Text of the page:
Heterogeneity adds value to our culture in numerous ways, but when it comes to analyzing large-scale case/control studies with blood, heterogeneity can be more frustrating than a Rubik’s Cube.
Since blood is an easy-to-get, relatively noninvasive specimen, it’s ideal for disease diagnosis and for monitoring the effectiveness of treatments. Scientists have reported that DNA methylation is different in many types of cancers versus controls in blood specimens. But blood is heterogeneous with many different types of cells in blood, each which can have a different DNA methylation signature from the next. As a result, it’s been kind of tough to say if observed differential DNA methylation is indicative of the whole sample, or just a consequence of the changing representation of cell types during different disease stages.
In a study published last summer, a clever team of researchers at institutions in five states found that shifts in leukocyte populations are the likely cause of the methylation signatures in the blood of cancer patients that scientists had been reporting. But how could they simultaneously quantify and account for the shifts that might be going on with all of the different types of leukocytes? Are the reported differences in DNA methylation due to real upticks or losses of methylation, or are those differences simply due to the presence of more B cells, for example, because these subjects are sick and the immune system is kicking in?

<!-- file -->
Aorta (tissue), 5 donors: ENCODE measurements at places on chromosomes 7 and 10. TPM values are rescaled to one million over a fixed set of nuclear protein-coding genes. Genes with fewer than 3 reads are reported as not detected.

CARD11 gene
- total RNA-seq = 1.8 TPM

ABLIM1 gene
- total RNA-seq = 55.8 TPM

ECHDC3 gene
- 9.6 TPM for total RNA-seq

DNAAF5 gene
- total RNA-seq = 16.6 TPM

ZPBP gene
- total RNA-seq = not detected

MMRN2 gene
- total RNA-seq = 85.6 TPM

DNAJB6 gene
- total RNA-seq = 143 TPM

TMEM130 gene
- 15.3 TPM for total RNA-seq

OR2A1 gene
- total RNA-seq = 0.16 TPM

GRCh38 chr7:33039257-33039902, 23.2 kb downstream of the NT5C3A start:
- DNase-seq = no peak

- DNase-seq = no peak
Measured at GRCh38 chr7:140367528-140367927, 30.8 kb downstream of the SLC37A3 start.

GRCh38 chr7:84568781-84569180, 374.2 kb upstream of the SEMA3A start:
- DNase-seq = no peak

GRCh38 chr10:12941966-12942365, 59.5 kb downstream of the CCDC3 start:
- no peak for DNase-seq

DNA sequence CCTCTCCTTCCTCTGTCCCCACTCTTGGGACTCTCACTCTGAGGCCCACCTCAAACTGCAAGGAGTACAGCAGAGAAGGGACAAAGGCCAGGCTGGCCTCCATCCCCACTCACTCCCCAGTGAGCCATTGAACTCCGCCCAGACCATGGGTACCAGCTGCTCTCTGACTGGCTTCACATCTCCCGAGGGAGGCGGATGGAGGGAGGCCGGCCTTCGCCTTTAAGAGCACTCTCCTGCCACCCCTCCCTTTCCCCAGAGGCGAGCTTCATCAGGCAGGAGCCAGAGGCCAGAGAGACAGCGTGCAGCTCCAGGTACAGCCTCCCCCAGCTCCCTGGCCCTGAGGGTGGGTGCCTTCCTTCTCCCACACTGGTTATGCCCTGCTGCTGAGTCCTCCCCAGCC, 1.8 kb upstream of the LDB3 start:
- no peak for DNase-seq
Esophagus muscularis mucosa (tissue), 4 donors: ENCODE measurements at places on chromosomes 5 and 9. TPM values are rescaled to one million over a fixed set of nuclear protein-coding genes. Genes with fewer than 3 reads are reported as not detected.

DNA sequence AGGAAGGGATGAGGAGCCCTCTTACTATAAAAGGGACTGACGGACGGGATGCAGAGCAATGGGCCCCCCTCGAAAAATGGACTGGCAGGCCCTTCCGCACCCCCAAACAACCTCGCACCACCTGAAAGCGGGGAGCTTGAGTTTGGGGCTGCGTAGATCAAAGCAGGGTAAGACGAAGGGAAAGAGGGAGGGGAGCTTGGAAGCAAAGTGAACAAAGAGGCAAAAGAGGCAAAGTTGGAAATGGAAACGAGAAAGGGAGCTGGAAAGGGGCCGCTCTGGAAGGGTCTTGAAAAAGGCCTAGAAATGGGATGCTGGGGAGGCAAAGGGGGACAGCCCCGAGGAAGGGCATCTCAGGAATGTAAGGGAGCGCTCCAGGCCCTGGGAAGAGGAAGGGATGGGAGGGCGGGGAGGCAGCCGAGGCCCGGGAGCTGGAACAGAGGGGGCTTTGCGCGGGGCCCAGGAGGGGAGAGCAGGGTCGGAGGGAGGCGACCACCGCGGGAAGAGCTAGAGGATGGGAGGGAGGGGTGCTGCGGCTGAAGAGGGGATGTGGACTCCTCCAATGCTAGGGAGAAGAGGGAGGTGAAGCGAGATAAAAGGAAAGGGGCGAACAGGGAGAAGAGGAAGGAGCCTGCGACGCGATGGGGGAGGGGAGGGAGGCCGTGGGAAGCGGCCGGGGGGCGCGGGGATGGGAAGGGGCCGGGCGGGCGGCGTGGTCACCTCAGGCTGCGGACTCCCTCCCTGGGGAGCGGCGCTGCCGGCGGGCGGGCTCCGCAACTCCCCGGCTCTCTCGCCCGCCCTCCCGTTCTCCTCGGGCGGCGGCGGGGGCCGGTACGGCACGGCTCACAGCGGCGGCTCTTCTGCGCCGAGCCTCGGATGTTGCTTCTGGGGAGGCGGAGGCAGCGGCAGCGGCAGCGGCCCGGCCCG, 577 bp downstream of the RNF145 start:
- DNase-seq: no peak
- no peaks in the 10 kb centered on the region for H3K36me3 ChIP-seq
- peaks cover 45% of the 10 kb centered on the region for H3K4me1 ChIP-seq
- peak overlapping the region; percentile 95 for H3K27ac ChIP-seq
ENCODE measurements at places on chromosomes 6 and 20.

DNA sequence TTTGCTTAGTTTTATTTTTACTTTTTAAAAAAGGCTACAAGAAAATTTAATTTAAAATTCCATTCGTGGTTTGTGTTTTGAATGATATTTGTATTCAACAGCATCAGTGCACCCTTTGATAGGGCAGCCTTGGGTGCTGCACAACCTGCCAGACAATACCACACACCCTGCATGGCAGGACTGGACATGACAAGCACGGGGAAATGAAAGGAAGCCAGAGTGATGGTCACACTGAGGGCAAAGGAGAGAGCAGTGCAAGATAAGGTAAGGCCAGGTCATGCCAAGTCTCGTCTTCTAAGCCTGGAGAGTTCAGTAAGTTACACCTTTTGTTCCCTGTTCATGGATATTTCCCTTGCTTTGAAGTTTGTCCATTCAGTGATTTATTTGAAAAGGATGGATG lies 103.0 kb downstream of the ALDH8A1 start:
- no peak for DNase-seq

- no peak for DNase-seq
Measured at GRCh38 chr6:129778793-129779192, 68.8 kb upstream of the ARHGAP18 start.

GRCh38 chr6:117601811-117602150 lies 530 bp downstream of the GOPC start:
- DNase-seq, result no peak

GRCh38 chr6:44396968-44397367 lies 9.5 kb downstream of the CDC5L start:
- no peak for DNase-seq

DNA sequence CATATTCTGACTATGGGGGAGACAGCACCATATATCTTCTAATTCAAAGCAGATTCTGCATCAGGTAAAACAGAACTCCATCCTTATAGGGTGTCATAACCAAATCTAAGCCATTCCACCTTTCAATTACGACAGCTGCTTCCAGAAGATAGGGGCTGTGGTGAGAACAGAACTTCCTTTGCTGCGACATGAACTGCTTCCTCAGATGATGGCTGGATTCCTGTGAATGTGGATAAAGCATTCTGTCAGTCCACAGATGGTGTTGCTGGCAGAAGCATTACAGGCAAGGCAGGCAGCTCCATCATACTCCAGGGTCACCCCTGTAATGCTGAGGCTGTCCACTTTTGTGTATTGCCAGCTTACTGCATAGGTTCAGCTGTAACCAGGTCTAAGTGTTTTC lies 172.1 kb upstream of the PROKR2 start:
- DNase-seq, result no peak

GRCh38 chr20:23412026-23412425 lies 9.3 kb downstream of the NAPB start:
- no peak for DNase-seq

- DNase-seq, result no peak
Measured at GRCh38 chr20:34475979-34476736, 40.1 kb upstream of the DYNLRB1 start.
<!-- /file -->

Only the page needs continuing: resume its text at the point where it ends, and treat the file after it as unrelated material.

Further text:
Sure, flow cytometry could help address the problem, but it requires fresh blood samples, fancy equipment, and tagging with antibodies—expensive and time-consuming.
Deconvolution with DNA Methylation
So, the team developed a method that allows them to monitor DNA methylation states in changing leukocyte populations without tagging and without being limited to fresh specimens. That opens up the possibility of doing the analysis in more laboratories, using frozen samples stored in biobanks.
The approach is similar to regression calibration. They knew that you can tell human white blood cell types apart by looking at differentially methylated regions (DMRs). They used these DMRs as markers, or surrogates, to identify the various immune cell subpopulations (B cells, granulocytes, NK cells, etc.) and monitor their changes. The team considers the “methylation signature to be a high-dimensional multivariate surrogate for the distribution of white blood cells.”
Then, researchers from Baltimore and Sweden used this approach in a recent paper linking DNA methylation and a genetic risk of rheumatoid arthritis. The method helped them correct for cellular heterogeneity in cases and controls. Without the adjustment, their data showed tons of methylation differences between subjects with rheumatoid arthritis and controls. But after using the filtering method, they were able to see just the methylation differences relevant to their study. So it seems that DNA methylation differences in blood probably could help diagnose disease and monitor treatment, but there are perhaps far fewer differences than previously reported.
But a little caution is still needed. For example, variations in the DNA methylation in the immune cells themselves could conceivably throw off the method. And it’s uncertain what effect other factors and exposures could have on DNA methylation—changes that wouldn’t be relevant to the disease that researchers are studying.